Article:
Scrumptious Rock Cakes – ‘Woman in a White Coat’ Memoir for Christmas

Delicious rock cakes

These Rock cakes are so easy and low sugar – none in the dough mixture and just a sprinkle of demerara sugar on the top to make them crunchy. And they freeze well – if you have any left once the family has seen them.

You can read about the cookery classes I went to at Morley College with Joyce. Thanks to her teaching I’m happy to tackle most recipes. Such a shame she died so soon after retiring.

Read about cookery and further education in my memoir Woman in a White Coat. It makes an excellent Christmas present.

The  paperback is available from Amazon at £9.99 or on Kindle at £2.99

Recipe for Rock Cakes
Continue reading Scrumptious Rock Cakes – ‘Woman in a White Coat’ Memoir for Christmas

Learning Classical Greek aged 87. Excerpt from Chapter 28 of ‘Woman in a White Coat’

Our grammar textbook

I had wanted to learn Classical Greek and read the Greek masters in the original for some time and finally enrolled for a beginners’ class at CityLit starting in September 2016.

But it was not to be. On August 9th 2016 Death Came Knocking at My Door and i had  a major heart attack.

When i recovered after having had two coronary stents and an intra-aortic balloon pump inserted and been on a ventilator, there was no way i could attend classes that semester and had to cancel.

I started a week’s intensive course in Classical Greek in the summer of 2017 but the beginners’ class the following September was in the evening – and i hate evening classes.

Finally I started the daytime Classical Greek Level 1 at CityLit this September. Unfortunately I’ve catching up to do – one session missed while we were visiting our daughter Louise in the Basque Country and another with a heavy cold caught out there, but I’ve bought some extra textbooks and hope to make up the missed classes.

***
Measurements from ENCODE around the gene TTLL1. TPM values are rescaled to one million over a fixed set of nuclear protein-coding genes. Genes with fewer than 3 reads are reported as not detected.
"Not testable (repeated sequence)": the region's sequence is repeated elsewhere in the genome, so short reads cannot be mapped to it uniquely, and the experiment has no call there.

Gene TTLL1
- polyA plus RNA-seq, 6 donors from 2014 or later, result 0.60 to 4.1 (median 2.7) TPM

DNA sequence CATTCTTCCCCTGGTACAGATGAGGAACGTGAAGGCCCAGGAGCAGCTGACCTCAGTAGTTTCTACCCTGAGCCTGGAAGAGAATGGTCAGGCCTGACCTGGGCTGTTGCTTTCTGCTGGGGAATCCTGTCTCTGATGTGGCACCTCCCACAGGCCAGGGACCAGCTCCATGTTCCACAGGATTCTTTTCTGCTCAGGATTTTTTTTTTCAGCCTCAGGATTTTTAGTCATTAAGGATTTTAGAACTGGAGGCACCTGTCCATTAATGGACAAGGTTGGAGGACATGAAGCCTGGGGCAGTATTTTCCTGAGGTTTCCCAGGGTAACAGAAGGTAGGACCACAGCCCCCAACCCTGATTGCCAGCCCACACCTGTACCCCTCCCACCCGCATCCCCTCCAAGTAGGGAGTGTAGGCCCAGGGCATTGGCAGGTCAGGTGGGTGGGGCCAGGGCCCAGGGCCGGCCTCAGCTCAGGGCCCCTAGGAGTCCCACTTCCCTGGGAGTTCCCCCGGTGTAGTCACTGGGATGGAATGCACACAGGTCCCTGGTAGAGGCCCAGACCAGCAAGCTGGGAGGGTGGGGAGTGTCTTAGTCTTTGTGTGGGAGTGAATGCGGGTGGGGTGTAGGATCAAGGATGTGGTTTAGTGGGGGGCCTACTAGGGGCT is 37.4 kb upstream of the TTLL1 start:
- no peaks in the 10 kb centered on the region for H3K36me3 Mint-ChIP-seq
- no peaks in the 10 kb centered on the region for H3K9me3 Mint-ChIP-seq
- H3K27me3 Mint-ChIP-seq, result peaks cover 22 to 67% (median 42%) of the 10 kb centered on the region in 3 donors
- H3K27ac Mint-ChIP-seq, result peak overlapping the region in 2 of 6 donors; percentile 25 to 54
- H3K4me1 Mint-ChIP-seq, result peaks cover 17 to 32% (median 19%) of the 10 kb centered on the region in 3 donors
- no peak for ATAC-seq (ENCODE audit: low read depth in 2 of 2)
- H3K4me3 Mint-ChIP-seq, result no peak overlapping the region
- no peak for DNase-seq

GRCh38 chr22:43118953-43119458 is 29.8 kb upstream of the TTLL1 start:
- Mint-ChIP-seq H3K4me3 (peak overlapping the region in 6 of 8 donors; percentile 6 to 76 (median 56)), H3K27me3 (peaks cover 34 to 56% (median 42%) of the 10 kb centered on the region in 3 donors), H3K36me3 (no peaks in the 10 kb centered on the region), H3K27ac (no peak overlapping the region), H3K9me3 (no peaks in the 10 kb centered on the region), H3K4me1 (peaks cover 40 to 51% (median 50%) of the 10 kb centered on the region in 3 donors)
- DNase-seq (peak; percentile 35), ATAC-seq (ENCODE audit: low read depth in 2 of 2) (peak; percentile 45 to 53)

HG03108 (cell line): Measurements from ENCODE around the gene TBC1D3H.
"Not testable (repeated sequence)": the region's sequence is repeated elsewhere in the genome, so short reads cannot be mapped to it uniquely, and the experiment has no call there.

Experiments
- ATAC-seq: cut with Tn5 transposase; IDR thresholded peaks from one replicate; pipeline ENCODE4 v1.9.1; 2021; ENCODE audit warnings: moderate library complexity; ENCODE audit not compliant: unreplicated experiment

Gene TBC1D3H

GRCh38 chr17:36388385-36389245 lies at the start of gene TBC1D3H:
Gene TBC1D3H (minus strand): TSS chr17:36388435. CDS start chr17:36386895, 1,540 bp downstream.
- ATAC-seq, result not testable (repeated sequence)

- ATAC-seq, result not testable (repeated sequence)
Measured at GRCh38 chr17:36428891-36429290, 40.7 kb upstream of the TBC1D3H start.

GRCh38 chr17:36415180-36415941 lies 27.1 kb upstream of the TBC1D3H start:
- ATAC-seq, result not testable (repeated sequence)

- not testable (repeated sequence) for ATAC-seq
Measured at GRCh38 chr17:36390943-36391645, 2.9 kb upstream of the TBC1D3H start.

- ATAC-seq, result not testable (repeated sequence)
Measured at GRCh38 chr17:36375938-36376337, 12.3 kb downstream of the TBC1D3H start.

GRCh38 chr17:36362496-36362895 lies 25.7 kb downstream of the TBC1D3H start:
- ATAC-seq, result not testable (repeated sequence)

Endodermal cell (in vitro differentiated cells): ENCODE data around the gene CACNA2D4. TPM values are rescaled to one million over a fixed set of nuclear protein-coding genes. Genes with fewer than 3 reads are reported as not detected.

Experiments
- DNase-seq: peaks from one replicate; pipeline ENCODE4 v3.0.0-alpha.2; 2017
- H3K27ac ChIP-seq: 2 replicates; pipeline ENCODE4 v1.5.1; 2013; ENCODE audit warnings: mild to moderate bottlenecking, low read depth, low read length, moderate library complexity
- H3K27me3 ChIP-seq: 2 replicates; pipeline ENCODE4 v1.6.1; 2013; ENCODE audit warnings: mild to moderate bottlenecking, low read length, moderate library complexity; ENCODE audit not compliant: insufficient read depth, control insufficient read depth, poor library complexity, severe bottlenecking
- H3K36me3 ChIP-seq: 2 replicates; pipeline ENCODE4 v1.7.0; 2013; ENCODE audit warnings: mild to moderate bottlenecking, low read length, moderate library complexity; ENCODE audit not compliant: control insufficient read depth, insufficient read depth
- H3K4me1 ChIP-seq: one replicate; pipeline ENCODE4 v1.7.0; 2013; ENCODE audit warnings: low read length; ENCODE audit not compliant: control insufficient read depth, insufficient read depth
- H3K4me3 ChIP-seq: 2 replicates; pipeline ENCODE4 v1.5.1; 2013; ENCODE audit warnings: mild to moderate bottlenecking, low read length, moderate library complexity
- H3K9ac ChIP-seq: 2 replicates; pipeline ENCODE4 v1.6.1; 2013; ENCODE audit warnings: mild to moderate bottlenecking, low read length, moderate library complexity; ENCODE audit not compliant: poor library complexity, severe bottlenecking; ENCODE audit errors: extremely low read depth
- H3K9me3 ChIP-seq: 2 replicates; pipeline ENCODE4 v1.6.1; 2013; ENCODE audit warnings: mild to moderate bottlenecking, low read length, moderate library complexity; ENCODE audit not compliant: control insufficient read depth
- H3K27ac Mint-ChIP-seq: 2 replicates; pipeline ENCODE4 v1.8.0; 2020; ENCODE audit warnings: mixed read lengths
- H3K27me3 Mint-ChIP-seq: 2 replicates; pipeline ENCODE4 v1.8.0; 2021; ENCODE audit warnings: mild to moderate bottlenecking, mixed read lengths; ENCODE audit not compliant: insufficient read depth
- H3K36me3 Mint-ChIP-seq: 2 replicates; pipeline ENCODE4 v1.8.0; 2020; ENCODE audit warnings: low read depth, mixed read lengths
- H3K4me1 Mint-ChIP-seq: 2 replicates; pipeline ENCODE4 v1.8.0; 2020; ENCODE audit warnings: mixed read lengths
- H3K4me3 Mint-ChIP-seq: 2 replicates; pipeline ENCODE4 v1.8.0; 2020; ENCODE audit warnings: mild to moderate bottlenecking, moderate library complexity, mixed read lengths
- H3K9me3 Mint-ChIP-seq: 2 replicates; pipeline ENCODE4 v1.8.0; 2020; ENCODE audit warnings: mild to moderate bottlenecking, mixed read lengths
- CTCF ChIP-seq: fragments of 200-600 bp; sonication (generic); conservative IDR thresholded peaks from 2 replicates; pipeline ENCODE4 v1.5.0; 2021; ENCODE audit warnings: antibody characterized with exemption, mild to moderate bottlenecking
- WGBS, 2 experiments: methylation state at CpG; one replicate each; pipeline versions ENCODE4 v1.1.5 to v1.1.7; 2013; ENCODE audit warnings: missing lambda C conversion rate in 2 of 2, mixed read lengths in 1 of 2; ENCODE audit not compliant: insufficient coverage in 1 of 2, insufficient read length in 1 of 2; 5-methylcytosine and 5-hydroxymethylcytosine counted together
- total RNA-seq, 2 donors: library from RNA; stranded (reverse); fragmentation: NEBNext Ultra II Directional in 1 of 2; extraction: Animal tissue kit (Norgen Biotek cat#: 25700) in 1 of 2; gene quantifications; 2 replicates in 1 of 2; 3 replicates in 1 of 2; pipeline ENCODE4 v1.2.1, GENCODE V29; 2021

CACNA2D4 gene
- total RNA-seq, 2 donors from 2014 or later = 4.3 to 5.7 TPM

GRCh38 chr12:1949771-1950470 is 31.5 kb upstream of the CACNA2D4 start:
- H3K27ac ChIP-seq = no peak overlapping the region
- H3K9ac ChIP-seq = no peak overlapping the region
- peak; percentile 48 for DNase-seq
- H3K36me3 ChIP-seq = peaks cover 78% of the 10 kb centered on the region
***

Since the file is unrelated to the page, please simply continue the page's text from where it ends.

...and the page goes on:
Read here about what it’s like to have a life-threatening heart attack from my memoir ‘Woman in a White Coat’.

Buy Woman in a White Coat on Kindle at £2.99 or as a paperback on Amazon at £9.99

Extract from Chapter 28 ‘Death Knocks at My Door’

Death came knocking at my door in August, came right in, cold bony fingers at my throat and foul charnel-breath in my face. I had a major heart attack – blocked my coronary arteries and killed off areas of the left ventricle of my heart, the part that pumps freshly oxygenated blood around the body. Continue reading Learning Classical Greek aged 87. Excerpt from Chapter 28 of ‘Woman in a White Coat’

New Season of Thursday Lunchtime Concerts at St John’s Smith Square. The Fidelio Trio and Learning to Play the Cello

Fidelio Trio poster for September 6th 2018 1.05pm

Delighted that the Thursday lunchtime concerts at St John’s Smith Square London SW1P 3HA have started again after the August break.

And what a fabulous concert to open with: the Fidelio Trio playing Fauré‘s (1845-1924) Piano Trio in D Minor op 120 – which I feel rather lukewarm about – and Schoenberg’s (1874-1951) Verklärte Nachte Op 4 which was fantastic.